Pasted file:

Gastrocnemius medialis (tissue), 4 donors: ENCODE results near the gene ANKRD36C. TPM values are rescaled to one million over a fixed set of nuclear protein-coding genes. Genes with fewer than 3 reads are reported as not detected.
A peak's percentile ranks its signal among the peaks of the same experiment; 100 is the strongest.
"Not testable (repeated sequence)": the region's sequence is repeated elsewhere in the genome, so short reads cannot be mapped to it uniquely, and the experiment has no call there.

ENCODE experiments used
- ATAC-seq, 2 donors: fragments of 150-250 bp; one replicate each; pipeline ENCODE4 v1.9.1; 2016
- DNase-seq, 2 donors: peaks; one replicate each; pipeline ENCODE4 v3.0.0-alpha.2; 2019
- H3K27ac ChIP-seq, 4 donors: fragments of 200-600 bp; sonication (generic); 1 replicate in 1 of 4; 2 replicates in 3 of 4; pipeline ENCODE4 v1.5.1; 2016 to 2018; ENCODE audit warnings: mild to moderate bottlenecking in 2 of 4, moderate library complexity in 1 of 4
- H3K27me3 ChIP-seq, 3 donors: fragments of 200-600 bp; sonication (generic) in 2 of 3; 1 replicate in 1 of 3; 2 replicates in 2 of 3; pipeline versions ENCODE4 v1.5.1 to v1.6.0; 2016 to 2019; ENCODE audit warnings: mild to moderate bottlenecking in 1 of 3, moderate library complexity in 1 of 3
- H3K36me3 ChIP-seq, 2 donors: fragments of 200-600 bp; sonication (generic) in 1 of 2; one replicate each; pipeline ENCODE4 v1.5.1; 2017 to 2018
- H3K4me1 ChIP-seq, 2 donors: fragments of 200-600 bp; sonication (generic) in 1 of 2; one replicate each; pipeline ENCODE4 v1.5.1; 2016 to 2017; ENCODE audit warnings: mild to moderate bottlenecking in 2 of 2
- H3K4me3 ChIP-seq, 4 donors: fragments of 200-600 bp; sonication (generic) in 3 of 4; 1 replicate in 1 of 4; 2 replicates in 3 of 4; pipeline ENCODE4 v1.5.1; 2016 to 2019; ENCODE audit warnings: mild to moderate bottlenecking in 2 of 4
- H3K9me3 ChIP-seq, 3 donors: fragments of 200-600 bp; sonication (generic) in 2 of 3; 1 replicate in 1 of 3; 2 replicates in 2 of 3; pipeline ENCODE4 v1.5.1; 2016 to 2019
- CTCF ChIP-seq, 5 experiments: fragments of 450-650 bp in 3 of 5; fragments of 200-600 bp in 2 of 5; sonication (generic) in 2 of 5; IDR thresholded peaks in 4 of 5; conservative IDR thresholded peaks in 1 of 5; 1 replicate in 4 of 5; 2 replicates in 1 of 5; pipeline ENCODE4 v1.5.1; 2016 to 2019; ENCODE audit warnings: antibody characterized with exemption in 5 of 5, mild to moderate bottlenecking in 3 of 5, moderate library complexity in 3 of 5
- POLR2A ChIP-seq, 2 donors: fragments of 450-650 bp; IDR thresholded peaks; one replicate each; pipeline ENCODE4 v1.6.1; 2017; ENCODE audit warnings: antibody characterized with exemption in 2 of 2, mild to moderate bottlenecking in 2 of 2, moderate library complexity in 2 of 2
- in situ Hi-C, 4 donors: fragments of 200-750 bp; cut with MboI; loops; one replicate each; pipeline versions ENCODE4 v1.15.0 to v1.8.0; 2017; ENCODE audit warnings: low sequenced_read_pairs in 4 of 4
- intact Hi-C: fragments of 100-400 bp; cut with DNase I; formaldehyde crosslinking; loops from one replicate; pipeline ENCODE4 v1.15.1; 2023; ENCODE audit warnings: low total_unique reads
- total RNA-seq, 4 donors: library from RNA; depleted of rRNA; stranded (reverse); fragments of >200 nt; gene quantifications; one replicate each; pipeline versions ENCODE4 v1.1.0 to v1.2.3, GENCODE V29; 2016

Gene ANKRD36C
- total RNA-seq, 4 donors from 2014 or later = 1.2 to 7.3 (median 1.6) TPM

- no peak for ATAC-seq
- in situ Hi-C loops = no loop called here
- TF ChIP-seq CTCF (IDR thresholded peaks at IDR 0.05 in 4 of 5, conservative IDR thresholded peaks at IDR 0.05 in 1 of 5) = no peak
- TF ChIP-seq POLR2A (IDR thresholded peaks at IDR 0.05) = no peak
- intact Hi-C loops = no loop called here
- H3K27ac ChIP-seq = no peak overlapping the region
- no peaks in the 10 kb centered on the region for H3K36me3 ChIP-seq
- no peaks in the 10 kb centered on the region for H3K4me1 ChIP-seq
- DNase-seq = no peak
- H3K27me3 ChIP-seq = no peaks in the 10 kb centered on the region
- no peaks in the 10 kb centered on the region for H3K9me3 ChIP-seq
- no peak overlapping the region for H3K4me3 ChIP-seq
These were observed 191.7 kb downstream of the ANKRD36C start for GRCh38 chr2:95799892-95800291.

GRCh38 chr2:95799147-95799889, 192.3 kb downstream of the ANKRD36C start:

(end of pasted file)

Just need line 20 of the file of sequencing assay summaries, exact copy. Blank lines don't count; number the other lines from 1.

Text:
- no peak for ATAC-seq